A client who has never used a computer before and has no intention of starting, would need to engage solicitors as well as a barrister. For someone reading this webpage, this is unlikely to apply, although if going away for a period without access to a computer/printer/scanner and the internet, they might need to engage solicitors to ensure that deadlines set by the court/tribunal are met (a solicitor is an attorney-at-law and can, if a client instructs them to, sign a document, other than a witness statement or disclosure statement, on the client's behalf). 

Literacy

A client not able to read and write in English would need to engage solicitors. A client who is neither able to read/write English nor to speak/understand it, would need to find and engage a bilingual English-qualified solicitor, as using a interpreter is rarely satisfactory - law is a complex matter and things may be lost in translation.  

At the start of litigation a proof of evidence will need to be written down. This is a chronological written account of everything the client can remember which is relevant to the case. Barristers do not write proofs of evidence from scratch but rather finalise ("settle") them by clarifying anything which is not clearly expressed and ensuring that all necessary detail (times, places, names of people, etc.) are stated if known to the client (or other witness). So someone going direct to a barrister would need to write down their proof of evidence as a Word document. Sometimes people find this difficult to do. Even people who normally have no difficulty in writing clearly and at length sometimes find that because they are personally involved, and have gone over the details in their mind many times, they find it hard work to step back and write down clearly what has happened in a way which does not assume knowledge on the part of the reader, and they keep putting it off. If this applies one solution is to go to solicitors. A solicitor will interview the client and write the proof of evidence from what the client tells them.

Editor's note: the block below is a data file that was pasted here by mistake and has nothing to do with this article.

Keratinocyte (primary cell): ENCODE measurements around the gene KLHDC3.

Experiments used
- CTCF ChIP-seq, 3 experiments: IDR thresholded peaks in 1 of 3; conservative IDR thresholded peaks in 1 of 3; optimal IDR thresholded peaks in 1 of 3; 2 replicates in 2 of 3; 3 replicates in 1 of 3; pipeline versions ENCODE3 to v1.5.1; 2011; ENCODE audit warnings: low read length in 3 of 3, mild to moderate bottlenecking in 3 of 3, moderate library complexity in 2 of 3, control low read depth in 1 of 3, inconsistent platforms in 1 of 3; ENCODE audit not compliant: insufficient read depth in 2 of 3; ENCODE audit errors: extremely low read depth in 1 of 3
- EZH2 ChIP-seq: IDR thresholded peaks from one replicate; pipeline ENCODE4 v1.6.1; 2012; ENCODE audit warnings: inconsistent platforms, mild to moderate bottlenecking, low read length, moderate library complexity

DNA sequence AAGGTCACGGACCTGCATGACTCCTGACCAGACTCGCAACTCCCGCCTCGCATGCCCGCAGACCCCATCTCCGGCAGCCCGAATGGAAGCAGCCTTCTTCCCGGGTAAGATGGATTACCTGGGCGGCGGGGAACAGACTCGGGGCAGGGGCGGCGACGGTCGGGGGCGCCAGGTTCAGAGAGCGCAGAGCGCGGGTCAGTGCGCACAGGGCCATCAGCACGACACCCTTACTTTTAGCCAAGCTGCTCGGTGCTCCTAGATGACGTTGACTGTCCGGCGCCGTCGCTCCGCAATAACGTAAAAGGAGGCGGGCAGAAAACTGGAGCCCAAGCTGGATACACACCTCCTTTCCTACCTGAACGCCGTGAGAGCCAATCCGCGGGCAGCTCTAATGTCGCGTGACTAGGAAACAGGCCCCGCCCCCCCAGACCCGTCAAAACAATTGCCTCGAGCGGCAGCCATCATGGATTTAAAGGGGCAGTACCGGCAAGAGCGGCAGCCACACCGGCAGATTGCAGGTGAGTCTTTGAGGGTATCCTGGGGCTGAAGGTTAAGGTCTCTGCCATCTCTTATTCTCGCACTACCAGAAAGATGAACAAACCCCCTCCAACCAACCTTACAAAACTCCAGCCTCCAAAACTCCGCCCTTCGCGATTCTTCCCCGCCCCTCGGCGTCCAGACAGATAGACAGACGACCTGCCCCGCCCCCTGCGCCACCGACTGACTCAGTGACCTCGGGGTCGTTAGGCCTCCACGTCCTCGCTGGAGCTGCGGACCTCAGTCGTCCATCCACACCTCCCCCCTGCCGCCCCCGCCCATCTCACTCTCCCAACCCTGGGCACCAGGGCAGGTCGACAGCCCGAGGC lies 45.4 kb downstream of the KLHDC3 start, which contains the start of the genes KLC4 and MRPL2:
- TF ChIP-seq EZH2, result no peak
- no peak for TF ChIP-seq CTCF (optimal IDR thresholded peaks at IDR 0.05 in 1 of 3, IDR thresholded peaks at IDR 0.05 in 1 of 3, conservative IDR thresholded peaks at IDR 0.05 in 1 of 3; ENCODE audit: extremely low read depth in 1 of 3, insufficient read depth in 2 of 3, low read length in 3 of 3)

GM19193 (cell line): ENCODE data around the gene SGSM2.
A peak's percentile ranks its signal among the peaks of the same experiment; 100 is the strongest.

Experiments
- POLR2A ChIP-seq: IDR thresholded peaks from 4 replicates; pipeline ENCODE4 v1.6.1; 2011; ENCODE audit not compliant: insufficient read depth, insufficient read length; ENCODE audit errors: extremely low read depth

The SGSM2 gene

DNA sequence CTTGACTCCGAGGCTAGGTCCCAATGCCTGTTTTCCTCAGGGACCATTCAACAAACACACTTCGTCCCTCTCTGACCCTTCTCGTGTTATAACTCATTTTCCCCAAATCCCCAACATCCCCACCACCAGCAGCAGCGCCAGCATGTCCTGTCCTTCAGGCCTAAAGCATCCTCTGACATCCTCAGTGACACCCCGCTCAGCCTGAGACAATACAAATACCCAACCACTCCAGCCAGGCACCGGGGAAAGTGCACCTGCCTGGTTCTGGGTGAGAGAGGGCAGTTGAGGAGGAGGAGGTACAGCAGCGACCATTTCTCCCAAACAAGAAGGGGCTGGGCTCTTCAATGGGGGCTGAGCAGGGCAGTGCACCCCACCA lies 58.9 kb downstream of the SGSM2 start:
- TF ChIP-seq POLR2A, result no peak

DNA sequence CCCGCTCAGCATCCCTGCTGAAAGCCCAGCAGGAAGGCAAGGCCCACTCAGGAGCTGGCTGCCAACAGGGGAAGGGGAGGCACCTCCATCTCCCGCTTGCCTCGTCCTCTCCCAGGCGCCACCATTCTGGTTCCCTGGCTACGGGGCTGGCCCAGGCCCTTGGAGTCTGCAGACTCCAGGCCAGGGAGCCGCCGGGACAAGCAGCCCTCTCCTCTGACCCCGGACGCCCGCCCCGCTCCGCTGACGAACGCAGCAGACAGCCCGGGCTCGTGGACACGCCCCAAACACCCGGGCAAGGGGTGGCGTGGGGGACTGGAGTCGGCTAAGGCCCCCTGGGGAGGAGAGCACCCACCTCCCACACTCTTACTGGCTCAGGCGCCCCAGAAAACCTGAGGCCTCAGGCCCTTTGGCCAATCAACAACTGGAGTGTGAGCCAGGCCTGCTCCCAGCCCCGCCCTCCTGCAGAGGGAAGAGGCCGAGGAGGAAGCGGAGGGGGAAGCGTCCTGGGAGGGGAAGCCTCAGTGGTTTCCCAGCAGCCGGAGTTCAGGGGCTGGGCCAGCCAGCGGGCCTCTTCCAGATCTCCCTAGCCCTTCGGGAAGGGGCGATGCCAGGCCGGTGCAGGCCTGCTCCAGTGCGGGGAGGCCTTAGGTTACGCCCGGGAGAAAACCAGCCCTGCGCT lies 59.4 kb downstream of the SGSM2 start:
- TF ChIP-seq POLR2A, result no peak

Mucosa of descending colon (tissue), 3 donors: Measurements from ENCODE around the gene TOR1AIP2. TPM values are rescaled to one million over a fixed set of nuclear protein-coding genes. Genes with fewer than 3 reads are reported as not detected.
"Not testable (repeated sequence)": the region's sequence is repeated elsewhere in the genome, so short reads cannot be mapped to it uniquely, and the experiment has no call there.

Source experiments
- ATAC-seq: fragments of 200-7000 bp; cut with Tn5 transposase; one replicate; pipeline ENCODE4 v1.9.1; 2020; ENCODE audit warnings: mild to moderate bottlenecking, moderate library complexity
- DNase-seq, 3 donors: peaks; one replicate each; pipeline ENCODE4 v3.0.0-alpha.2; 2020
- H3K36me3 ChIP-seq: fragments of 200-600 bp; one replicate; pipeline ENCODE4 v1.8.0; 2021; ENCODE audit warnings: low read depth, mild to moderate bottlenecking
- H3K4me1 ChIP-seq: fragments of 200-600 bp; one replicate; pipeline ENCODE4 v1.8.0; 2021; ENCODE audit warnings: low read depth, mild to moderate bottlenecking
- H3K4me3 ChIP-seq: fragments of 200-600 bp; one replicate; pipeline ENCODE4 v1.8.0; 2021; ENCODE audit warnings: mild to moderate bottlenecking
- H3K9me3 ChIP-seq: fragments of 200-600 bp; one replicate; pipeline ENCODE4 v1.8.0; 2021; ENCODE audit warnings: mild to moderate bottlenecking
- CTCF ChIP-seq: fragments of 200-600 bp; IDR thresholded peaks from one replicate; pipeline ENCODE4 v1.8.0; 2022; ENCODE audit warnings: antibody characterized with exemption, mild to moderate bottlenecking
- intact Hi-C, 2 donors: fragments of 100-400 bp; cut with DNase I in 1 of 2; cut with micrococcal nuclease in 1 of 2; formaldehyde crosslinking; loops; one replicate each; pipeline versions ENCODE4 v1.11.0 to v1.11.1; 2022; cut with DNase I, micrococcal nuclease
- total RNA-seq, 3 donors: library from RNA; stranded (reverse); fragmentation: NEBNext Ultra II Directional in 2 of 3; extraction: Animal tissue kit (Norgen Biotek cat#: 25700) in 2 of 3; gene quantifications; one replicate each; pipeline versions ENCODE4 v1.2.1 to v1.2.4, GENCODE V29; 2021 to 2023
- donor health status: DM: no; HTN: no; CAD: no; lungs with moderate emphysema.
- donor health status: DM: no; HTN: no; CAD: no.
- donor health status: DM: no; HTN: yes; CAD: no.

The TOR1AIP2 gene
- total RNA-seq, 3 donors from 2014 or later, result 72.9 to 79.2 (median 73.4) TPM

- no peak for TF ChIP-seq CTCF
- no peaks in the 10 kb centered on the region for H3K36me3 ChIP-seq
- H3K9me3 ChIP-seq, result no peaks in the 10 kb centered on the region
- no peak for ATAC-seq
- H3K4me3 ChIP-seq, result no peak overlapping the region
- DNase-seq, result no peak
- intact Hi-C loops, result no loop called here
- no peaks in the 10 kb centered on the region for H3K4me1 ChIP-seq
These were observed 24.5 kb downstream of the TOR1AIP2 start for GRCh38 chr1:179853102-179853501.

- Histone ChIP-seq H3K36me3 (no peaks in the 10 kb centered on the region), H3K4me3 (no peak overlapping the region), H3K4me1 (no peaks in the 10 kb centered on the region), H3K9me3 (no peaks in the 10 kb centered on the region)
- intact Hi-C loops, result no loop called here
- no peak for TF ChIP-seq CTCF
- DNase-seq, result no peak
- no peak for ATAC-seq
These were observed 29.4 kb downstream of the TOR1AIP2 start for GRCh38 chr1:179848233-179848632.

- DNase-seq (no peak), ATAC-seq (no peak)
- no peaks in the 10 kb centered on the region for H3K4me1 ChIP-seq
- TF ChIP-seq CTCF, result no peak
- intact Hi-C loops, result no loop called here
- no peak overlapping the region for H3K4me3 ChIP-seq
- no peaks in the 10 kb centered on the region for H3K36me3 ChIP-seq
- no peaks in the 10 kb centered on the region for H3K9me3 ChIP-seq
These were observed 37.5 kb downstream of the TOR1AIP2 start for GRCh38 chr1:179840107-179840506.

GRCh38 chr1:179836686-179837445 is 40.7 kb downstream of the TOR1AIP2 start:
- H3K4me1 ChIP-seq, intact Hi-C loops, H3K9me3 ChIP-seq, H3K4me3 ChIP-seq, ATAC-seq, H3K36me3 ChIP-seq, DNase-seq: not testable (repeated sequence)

Available Time

If there is litigation on foot and a litigant misses deadlines set by the court/tribunal, the result can be an escalation of costs and a reduction in the litigant's chances of winning at trial. A client who is in any doubt as to whether they can give priority to the work they would need to do when going direct to a barrister, would be better going to solicitors who should ensure that all deadlines are met and who will arrange for a barrister to be instructed when needed. Going direct to a barrister will save money if a client can meet deadlines, but, if a client is liable to miss deadlines, going direct to a barrister might work out, in the end because of costs penalties, more expensive than going to solicitors. 

One key reason why engaging a barrister direct in litigation is less expensive than engaging both solicitors and a barrister, is that if you are engaging a barrister direct, you will be doing the co-ordination work that otherwise you would have paid solicitors to do. If you are not an individual but a small organisation the head of which takes a "hands on" approach then this may still make sense, but for larger organisations (which are, however, not large enough to have their own internal solicitors' department) if doing it in-house actually means paying overtime (or diverting an existing employee from profitable work) so that there is a monetary cost - then it may make sense to engage a firm of solicitors, or at least to get a quote and compare relative costs.